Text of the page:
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Q&A with rakey

rakey is a Nashville-based alternative indie artist known for her ethereal production and introspective lyrics about everyday life, the existential, and mental health. Rooted in singer-songwriter, her eclectic catalog also features indie-pop, folk, synth wave, and rock tracks. She is currently wrapping up production of her debut album which she plans to release in 2024.


You’d previously been releasing music under your full name, Rachel Honza. What made you decide to switch to using “rakey”?

I had a nickname given to me about a decade ago by a friend of mine’s little sister. And it was a total joke. For whatever reason it just ended up sticking with her and then sticking with a couple other friends. And before long, it was like my name on social media and the way many people knew me. It came from a part of my life that I once protected as being kind of inner-circle, casual, and intimate. So the switch to using “rakey” was an intentional one. It sort of symbolizes the way I have changed a bit of my mindset, sound, and what I write about to bring people in even more than I did before. And not out of obligation, but hopefully out of a space of generosity. I don’t really have as much to protect anymore as I do to share.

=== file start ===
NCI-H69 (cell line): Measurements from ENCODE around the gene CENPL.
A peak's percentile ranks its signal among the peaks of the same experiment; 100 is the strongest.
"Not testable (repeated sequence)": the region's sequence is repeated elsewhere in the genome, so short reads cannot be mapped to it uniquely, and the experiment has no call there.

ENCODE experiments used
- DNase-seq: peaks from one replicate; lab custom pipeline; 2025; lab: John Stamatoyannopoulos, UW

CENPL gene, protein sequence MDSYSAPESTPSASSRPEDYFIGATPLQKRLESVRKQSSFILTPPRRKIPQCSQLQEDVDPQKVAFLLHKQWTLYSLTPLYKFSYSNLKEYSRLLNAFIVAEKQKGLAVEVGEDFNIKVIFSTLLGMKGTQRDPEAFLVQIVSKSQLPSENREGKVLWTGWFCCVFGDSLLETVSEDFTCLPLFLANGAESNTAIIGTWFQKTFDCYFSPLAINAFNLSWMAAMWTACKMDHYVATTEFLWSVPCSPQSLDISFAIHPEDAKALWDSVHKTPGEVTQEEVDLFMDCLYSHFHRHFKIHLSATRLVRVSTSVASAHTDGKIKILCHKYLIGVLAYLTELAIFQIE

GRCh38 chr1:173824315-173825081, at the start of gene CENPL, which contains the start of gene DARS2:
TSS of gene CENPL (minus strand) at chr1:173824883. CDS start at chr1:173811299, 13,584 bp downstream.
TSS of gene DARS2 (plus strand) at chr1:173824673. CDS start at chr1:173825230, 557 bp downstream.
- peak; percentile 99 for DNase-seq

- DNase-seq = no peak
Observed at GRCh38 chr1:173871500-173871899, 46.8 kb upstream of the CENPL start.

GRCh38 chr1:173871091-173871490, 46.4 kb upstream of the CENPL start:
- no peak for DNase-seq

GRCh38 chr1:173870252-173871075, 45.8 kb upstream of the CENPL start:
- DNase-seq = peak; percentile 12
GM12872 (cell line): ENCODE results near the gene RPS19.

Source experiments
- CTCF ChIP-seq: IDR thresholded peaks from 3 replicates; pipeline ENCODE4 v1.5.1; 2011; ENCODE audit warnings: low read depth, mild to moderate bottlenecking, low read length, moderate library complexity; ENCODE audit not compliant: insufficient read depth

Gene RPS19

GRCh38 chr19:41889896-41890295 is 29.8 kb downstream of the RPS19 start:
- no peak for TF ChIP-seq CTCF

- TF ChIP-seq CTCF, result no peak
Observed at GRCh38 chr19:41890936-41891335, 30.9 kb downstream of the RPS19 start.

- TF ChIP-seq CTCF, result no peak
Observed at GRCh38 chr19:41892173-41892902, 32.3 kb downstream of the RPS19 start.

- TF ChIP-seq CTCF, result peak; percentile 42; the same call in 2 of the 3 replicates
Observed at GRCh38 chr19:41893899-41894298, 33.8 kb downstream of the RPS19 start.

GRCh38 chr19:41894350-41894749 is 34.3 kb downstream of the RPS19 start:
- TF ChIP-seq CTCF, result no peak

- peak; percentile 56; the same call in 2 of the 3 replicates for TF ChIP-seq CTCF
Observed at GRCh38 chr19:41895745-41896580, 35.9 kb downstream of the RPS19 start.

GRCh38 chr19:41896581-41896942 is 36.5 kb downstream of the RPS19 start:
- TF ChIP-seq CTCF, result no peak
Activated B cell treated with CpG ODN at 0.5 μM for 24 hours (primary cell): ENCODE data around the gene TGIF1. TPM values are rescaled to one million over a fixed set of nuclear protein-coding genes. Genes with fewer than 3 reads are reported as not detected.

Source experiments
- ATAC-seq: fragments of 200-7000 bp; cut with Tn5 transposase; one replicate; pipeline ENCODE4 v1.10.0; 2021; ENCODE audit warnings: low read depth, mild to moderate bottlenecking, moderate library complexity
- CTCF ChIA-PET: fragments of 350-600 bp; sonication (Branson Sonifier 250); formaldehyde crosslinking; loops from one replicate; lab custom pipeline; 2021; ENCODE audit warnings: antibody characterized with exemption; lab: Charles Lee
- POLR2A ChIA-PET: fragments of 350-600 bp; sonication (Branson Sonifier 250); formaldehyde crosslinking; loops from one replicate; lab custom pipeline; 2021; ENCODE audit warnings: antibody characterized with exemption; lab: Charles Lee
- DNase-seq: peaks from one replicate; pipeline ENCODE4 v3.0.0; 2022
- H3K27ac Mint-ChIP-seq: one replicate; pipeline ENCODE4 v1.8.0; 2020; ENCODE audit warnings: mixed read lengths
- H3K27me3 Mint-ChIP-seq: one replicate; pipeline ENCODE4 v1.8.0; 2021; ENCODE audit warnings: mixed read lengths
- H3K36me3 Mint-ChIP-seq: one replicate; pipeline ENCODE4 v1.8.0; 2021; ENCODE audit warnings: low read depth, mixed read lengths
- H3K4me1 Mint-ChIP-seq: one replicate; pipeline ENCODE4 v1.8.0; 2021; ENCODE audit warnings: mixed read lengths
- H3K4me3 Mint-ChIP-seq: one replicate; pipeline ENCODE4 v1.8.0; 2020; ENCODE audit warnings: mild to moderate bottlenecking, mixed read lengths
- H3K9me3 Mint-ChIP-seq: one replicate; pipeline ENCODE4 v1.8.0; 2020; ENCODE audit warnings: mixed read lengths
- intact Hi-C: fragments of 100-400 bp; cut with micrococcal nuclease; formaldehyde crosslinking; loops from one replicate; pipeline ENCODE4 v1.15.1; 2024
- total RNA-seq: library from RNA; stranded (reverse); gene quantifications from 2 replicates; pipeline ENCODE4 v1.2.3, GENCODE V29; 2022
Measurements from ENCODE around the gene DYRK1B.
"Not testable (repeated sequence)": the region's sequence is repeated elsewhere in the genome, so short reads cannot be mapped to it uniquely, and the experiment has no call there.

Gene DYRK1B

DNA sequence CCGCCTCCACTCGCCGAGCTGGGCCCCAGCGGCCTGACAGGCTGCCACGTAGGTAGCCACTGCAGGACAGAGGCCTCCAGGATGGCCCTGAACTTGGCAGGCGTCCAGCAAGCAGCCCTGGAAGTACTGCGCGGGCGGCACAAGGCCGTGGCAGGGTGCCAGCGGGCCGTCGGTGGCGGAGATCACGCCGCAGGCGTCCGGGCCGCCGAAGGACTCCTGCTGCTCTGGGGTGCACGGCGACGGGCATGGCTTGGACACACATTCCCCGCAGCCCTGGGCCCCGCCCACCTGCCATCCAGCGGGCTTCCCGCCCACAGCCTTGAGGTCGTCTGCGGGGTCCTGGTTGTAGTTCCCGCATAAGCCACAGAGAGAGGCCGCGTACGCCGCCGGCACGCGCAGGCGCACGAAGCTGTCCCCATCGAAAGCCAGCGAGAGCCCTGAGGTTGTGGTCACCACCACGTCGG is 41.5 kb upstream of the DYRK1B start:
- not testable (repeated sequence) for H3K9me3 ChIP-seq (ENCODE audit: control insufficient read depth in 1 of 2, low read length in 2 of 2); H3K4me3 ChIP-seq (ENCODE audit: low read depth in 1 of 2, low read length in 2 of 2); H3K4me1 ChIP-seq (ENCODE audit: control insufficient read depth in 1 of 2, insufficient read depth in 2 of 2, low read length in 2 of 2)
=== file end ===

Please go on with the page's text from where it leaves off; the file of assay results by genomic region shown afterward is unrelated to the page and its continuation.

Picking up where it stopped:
This was your first release after a two year hiatus. Why did you stop making music and what made you return to it?

You know, I guess I never stopped writing music. Doing that is a part of the way I process life. So in the private, personal sense, I didn’t stop making music. It just stopped being produced and released in a regimented way. Since music is primarily an expressive outlet for me rather than a full-time effort, I selfishly wanted to wait to release things until I had a group of songs that I felt were really meaningful. And now after two years of writing and collaborating on demos with my producer and partner Benja, I feel that the songs we’re bringing to life have so much more heart in them because of the time and care put in over that break. It feels like it was an important exercise in patience and trusting my intuition and the timing of it all.